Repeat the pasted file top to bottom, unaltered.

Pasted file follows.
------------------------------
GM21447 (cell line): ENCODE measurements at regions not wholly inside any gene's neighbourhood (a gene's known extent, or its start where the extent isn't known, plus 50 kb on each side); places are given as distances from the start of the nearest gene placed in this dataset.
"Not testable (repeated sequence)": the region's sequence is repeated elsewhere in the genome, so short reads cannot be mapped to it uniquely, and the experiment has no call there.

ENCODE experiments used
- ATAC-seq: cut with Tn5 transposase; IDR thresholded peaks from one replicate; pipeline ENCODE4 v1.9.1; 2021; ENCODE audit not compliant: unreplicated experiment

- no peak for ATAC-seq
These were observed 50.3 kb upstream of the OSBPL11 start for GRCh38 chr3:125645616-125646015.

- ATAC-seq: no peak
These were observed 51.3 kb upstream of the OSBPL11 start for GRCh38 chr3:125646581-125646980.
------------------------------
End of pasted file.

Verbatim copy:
GM21447 (cell line): ENCODE measurements at regions not wholly inside any gene's neighbourhood (a gene's known extent, or its start where the extent isn't known, plus 50 kb on each side); places are given as distances from the start of the nearest gene placed in this dataset.
"Not testable (repeated sequence)": the region's sequence is repeated elsewhere in the genome, so short reads cannot be mapped to it uniquely, and the experiment has no call there.

ENCODE experiments used
- ATAC-seq: cut with Tn5 transposase; IDR thresholded peaks from one replicate; pipeline ENCODE4 v1.9.1; 2021; ENCODE audit not compliant: unreplicated experiment

- no peak for ATAC-seq
These were observed 50.3 kb upstream of the OSBPL11 start for GRCh38 chr3:125645616-125646015.

- ATAC-seq: no peak
These were observed 51.3 kb upstream of the OSBPL11 start for GRCh38 chr3:125646581-125646980.